When going on a cruise, one of the highlights of your travel is to be able to take selfies and pictures of the majestic beaches and shores of the destinations where your cruise will be stopping over. If you want to take your cruise experience to the extreme, going to Antarctica is your option. Although there are other cold and frozen destinations around the world, Antarctica can be considered as the true extreme. It is located in the southernmost part of the globe and it is one of the coldest, if not, the coldest part of the Earth. If you want Instagram-worthy documentation of your cruise to Antarctica, you’ll need to take a photo while being ashore in this land. But can you go ashore in Antarctica?
What are the Ways to Get to Antarctica?
You can reach Antarctica by water and by air. By water, you have the option to on a standard cruise or on a luxury cruise. By air, you can take a fly-cruise that leaves from Punta Arenas from Chile to King George Island, where you can take a cruise around the Antarctic Peninsula before flying back to Argentina. There are pros and cons to the travel options, and it is up to you to decide which one is worth taking. Traveling by water can get you exposed to rough seas and generally cost more than traveling by air, but you also get to experience being up close and personal with nature and the frozen landscape of Antarctica. Air travel may be convenient, affordable and spares you from rough sea travel, but you only get a momentary aerial view of Antarctica and limited stay in one of its islands (King George Island).
Do You Need to Be Fit to Travel to Antarctica?
Yes, you should be fit and in generally good health if you want to travel to Antarctica. Be prepared for the shifting and weather patterns while at travelling at sea and bring the right change of clothes for extra protection. Although cruise ships generally have a doctor on board, it pays to be healthy and fit when you board the ship as you will be far away from any other assistance.
You also need to be sufficiently able-bodied to get in and out of Zodiacs (small, inflatable and open-air boats for nature-viewing excursions) from the ship and from ashore and you should have full mobility to negotiate uneven, slippery grounds and the rocking motion of the Zodiac. These crafts are best used for exploration by water, such as dolphin and whale-watching excursions or sight-seeing trips along the rocky and frozen Antarctic coastline. Be prepared for the wind-chill factor during the excursion. You also need to be prepared for wet landings, where the Zodiac pulls up at a beach or shore, and you and your co-passengers need to hop out into the water and wade a few feet into the shore.
Can You Go Ashore in Antarctica?
It would have to be a conditional yes. This is because it will have to depend on the number of passengers a cruise ship will carry, which is under the provisions of IAATO (International Association of Antarctica Tour Operators) and the Antarctic Treaty. Signers of the Antarctic Treaty and members of the IAATO do not let guests go ashore in Antarctica if their ships have 500 or more passengers on board. Thankfully, there are plenty of small cruise expeditions that allow shore visits in Antarctica. These types of cruise ships carry between 50 and 150 passengers and there are also a few purpose-built ones that carry up to 250 passengers. They are within the allowed number of passengers that can go ashore, so you are sure to get your on-shore experience with these types of cruise ships. These ships mostly have shore landing activities, where they plan one or two shore or Zodiac excursions per day, depending on whether the weather conditions.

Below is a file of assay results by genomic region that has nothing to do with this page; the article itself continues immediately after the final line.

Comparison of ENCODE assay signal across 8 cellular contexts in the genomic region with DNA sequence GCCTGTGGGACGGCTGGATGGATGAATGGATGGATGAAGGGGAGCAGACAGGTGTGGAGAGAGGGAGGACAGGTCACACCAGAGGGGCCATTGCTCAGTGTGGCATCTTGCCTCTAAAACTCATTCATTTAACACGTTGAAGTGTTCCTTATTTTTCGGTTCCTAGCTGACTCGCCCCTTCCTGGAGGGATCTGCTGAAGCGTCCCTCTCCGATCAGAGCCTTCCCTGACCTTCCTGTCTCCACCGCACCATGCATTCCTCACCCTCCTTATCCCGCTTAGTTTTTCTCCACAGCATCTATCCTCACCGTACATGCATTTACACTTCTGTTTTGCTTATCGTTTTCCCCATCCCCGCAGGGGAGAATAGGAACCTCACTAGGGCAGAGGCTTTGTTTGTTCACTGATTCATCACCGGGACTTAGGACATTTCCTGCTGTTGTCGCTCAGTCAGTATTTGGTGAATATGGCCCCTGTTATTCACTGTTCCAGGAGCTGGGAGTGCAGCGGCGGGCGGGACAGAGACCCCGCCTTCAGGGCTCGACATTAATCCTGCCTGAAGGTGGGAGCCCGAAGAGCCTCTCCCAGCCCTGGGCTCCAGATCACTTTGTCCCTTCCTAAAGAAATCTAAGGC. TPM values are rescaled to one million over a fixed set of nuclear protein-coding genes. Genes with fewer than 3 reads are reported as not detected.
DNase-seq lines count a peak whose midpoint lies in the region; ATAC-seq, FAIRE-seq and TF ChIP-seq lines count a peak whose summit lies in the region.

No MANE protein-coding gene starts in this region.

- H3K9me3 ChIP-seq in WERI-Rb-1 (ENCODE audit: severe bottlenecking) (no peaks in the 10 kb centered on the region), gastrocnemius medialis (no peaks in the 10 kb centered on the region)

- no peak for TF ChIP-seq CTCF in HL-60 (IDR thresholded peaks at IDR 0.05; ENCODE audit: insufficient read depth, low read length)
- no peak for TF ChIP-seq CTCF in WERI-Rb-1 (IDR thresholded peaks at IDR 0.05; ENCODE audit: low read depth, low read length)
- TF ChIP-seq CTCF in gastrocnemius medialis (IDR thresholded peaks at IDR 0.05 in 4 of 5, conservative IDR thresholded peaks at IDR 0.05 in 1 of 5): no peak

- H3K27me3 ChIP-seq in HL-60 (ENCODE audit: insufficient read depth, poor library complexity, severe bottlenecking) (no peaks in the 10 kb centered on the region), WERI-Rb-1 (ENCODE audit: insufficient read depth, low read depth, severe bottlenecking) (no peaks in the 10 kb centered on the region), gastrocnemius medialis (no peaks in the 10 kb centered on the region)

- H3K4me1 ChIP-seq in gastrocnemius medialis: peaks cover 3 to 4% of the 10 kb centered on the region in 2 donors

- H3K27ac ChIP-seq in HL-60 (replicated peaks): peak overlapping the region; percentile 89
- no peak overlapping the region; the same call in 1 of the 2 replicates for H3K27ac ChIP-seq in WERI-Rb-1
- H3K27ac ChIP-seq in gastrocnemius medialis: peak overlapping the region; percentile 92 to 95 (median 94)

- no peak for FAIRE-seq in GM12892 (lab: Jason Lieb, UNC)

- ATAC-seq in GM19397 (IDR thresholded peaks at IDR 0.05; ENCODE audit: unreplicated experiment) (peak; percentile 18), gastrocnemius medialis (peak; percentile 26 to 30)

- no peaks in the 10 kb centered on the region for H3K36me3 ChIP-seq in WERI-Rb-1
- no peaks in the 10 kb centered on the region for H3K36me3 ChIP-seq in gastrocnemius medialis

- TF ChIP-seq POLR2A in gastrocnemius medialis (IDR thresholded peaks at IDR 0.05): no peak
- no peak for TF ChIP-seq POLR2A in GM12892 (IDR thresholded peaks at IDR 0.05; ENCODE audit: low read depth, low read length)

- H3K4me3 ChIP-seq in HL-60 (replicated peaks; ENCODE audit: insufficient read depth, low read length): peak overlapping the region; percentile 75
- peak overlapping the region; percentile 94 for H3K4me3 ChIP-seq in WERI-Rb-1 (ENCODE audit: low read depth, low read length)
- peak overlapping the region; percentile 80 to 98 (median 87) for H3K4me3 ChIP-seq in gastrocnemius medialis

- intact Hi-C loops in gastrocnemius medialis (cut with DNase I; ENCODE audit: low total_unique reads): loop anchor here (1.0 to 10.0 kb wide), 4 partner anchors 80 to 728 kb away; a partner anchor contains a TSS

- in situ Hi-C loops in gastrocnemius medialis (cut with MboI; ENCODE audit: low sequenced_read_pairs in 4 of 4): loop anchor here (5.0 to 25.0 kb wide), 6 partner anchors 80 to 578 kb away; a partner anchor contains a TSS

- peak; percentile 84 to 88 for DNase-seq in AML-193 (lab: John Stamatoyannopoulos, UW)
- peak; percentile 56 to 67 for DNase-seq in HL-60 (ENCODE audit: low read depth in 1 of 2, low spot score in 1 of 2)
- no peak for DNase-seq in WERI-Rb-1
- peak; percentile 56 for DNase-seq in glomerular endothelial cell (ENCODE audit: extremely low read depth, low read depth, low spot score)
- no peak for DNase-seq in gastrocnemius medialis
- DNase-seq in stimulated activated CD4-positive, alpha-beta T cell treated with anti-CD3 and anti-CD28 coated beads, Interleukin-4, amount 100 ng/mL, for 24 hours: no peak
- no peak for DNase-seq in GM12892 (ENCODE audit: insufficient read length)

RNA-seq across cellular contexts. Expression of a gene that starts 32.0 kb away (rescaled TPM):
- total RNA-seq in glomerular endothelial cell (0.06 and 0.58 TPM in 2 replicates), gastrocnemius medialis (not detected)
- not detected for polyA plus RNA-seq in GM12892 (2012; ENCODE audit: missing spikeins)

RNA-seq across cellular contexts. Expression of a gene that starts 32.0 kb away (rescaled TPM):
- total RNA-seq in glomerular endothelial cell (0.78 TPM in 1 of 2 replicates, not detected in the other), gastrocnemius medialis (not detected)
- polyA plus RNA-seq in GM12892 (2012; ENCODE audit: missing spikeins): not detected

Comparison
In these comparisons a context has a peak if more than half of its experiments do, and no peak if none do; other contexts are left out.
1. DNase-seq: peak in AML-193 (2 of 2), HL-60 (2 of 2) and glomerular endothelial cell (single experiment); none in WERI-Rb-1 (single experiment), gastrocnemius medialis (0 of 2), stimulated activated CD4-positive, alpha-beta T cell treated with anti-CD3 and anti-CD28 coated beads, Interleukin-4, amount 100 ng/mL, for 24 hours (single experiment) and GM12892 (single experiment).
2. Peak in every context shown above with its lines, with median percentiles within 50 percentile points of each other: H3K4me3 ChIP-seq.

There can be three different types of walks you can do while ashore in Antarctica. The most common one is the low or ground-level walk where you and your co-passengers get to walk over a short distance and can have frequent stops for picture taking. Another type would involve gaining more altitude and covering more ground and less stops. However, once you arrive at the destination, you’ll get to see a wider vantage point and a greater scope to see the beauty of Antarctica. The third type is often an activity for photographers and wildlife enthusiasts, but you can join if you share the same passion. This walk may require more physical activity or may involve spending a lot of time in one area, depending on the circumstances. Nevertheless, standing ashore in Antarctica is a feat in itself that only a few people have done so far.
Going ashore in Antarctica can be accomplished with a bit of planning and preparation. You must need to know what type of cruise you have to take to be able to go ashore. You also need to be physically fit and have no problems with your mobility, as going ashore involves boarding and disembarking from Zodiacs. Going ashore in Antarctica is probably in most traveler’s bucket list, and you’ll be glad to cross that one out. So book a tour to Antarctica now and fulfill that goal.